There are more questions than answers as the Fresno Historic Preservation Commission discussed how to handle city properties named after racists or bigots.
At Monday night’s meeting, the commission asked city staff dozens of questions of how to accomplish their task given to them by the Fresno City Council. Inquiries included how comprehensive their list of city facilities would be, how to recommend name changes, and whether statues would be included and what to do if they are taken down.
“I see the resolution and it’s quite vague,” said commission member Paul Halajian, an architect.
During the hourlong discussion, the six commission members (there is one vacancy) questioned city staff as to what their purpose will be.
Ultimately, the commission agreed to form a three-member subcommission on how to navigate evaluating names and the next steps to be taken. Those suggestions are scheduled to be heard on Nov. 23.
Determining What the Task Is
On Oct. 15, the Fresno City Council approved a resolution charging the HPC to examine city facilities named after controversial historical figures. Councilwoman Esmeralda Soria, author of the resolution, said she was inspired by a recent revelation about Euless Park.
The park, on Fresno City College’s campus — and not a city property — is home to the college baseball team and in the past has been home to minor league teams. It was named after John Euless, a Fresno businessman and baseball booster who was a member of the KKK in the 1920s.
Staff told commission chairman Patrick Boyd that part of the goal is not only to find similar figures such as Euless, but also develop a plan how to rename old facilities and name new ones.
“Finding the properties, red flagging the properties is one task,” Boyd said. “Coming up with solutions to naming the properties is something completely different. That’s a big item especially if we’ve got a space that has been disrespectfully named and we want to respectfully name it in a good and responsible manner.”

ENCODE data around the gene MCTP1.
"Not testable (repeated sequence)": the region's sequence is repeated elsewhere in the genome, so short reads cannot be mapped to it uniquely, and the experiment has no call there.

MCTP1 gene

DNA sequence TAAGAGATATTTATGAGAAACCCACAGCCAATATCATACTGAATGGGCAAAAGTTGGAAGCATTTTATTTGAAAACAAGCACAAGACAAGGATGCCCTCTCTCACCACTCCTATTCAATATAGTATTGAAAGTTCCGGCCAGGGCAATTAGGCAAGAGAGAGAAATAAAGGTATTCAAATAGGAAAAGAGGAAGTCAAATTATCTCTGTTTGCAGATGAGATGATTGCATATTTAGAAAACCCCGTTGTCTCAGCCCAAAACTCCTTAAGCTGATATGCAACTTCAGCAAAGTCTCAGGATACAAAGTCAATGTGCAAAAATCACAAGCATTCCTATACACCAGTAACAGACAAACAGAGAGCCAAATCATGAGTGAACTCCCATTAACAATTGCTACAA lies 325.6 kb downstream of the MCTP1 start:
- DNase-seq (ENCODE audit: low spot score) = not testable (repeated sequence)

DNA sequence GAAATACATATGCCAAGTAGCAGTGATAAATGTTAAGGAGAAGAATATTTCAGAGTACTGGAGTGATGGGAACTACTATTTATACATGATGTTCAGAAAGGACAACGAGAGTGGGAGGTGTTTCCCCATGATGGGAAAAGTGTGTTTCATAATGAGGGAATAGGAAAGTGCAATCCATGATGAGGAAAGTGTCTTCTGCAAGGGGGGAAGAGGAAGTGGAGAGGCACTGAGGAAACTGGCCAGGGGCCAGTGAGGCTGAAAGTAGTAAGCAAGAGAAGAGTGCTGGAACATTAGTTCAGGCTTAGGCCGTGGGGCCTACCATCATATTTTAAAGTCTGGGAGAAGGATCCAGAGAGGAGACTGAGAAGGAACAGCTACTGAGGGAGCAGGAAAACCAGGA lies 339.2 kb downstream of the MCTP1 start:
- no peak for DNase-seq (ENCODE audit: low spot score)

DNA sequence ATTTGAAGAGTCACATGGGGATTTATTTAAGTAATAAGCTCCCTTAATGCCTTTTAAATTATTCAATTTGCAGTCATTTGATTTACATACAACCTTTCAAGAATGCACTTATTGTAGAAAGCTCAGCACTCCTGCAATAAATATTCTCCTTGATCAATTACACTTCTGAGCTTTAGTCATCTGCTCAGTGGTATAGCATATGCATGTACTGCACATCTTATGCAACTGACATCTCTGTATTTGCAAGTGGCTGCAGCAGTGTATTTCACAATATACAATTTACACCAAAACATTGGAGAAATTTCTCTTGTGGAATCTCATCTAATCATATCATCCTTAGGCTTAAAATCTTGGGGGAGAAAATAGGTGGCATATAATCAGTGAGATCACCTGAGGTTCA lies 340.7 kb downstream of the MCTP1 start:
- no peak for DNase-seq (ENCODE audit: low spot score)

The city provided a list of 70 facilities, mostly parks and community centers. There are many more to go through, staff said. As of now, streets will not be included in the list unless the HPC requests it. No member seemed eager to make such a request.
Dilemma on Moral Judgments
Don Simmons, a commissioner and Fresno State sociology professor, said this could be an opportunity to name properties after underrepresented groups.
“We might find that all of these are of one particular ethnic or racial group. And we don’t have any buildings or parks or other city facilities named after, for example … after any Hmong leaders in our community or after any LGBTQ leaders in our community or after women,” Simmons said.
Commissioner Jason Hatwig, an engineer, also wondered about how the future may judge newly named properties.
“What if they fail? What if they become horrific? Now we’ve got another issue on our hand,” Hatwig said.
Halajian questioned how to balance people who did good and bad.
“It’s up to us to decide if the really great they did for society offsets the character flaws,” Halajian wondered.
“I think that’s the big question mark,” Boyd answered.
Halajian also questioned his ability to make those calls.
“I don’t know that I’m educated enough and can get educated enough in a short amount of time to make those kinds of really, really murky decisions,” Halajian said. “I suspect some of these will be will be quite cut and dry. They’ll be sort of obvious. Others will be in a very, very gray realm.”
The commissioners sounded uneasy about deciding past behavior with a modern lens.
“I don’t make moral judgments on them. They are what they are,” commissioner Kristina Roper, a Fresno State anthropology professor said.
A Diversity Problem
Simmons said the apparent all-white racial characteristic of the HPC could be an issue.
“The makeup of our commission will be called into question and people will take note of our racial and ethnic backgrounds as well, and making those judgment calls on what is problematic and what is not,” Simmons said.
One solution would be to rely on outsiders to help with research. For now, Boyd, Roper and Hatwig will form the subcommittee with the city’s historic preservation specialist, Alicia Gonzales.
The HPC’s recommendations are due back to city council in mid-December.